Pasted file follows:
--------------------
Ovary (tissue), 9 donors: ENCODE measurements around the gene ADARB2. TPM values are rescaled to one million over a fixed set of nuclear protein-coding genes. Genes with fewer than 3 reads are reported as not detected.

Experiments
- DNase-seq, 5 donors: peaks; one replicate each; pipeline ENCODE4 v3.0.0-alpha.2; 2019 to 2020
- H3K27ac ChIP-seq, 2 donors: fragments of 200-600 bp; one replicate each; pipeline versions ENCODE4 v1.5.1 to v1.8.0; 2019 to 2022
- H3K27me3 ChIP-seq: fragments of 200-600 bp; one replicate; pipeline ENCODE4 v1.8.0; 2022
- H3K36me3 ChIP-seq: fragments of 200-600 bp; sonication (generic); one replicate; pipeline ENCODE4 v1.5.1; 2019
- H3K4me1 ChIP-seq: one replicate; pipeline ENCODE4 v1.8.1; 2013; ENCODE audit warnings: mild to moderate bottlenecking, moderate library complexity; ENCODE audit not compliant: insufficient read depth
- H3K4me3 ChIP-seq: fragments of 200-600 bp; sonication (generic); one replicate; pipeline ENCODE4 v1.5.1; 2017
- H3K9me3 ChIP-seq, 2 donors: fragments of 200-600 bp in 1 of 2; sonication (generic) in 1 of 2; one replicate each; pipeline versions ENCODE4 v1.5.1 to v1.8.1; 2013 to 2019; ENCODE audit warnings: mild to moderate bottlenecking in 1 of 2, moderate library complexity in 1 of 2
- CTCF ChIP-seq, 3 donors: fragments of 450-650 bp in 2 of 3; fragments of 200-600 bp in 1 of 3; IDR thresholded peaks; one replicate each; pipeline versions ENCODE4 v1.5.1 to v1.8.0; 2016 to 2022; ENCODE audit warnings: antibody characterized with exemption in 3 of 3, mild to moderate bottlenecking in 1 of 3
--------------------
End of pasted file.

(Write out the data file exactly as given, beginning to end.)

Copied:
Ovary (tissue), 9 donors: ENCODE measurements around the gene ADARB2. TPM values are rescaled to one million over a fixed set of nuclear protein-coding genes. Genes with fewer than 3 reads are reported as not detected.

Experiments
- DNase-seq, 5 donors: peaks; one replicate each; pipeline ENCODE4 v3.0.0-alpha.2; 2019 to 2020
- H3K27ac ChIP-seq, 2 donors: fragments of 200-600 bp; one replicate each; pipeline versions ENCODE4 v1.5.1 to v1.8.0; 2019 to 2022
- H3K27me3 ChIP-seq: fragments of 200-600 bp; one replicate; pipeline ENCODE4 v1.8.0; 2022
- H3K36me3 ChIP-seq: fragments of 200-600 bp; sonication (generic); one replicate; pipeline ENCODE4 v1.5.1; 2019
- H3K4me1 ChIP-seq: one replicate; pipeline ENCODE4 v1.8.1; 2013; ENCODE audit warnings: mild to moderate bottlenecking, moderate library complexity; ENCODE audit not compliant: insufficient read depth
- H3K4me3 ChIP-seq: fragments of 200-600 bp; sonication (generic); one replicate; pipeline ENCODE4 v1.5.1; 2017
- H3K9me3 ChIP-seq, 2 donors: fragments of 200-600 bp in 1 of 2; sonication (generic) in 1 of 2; one replicate each; pipeline versions ENCODE4 v1.5.1 to v1.8.1; 2013 to 2019; ENCODE audit warnings: mild to moderate bottlenecking in 1 of 2, moderate library complexity in 1 of 2
- CTCF ChIP-seq, 3 donors: fragments of 450-650 bp in 2 of 3; fragments of 200-600 bp in 1 of 3; IDR thresholded peaks; one replicate each; pipeline versions ENCODE4 v1.5.1 to v1.8.0; 2016 to 2022; ENCODE audit warnings: antibody characterized with exemption in 3 of 3, mild to moderate bottlenecking in 1 of 3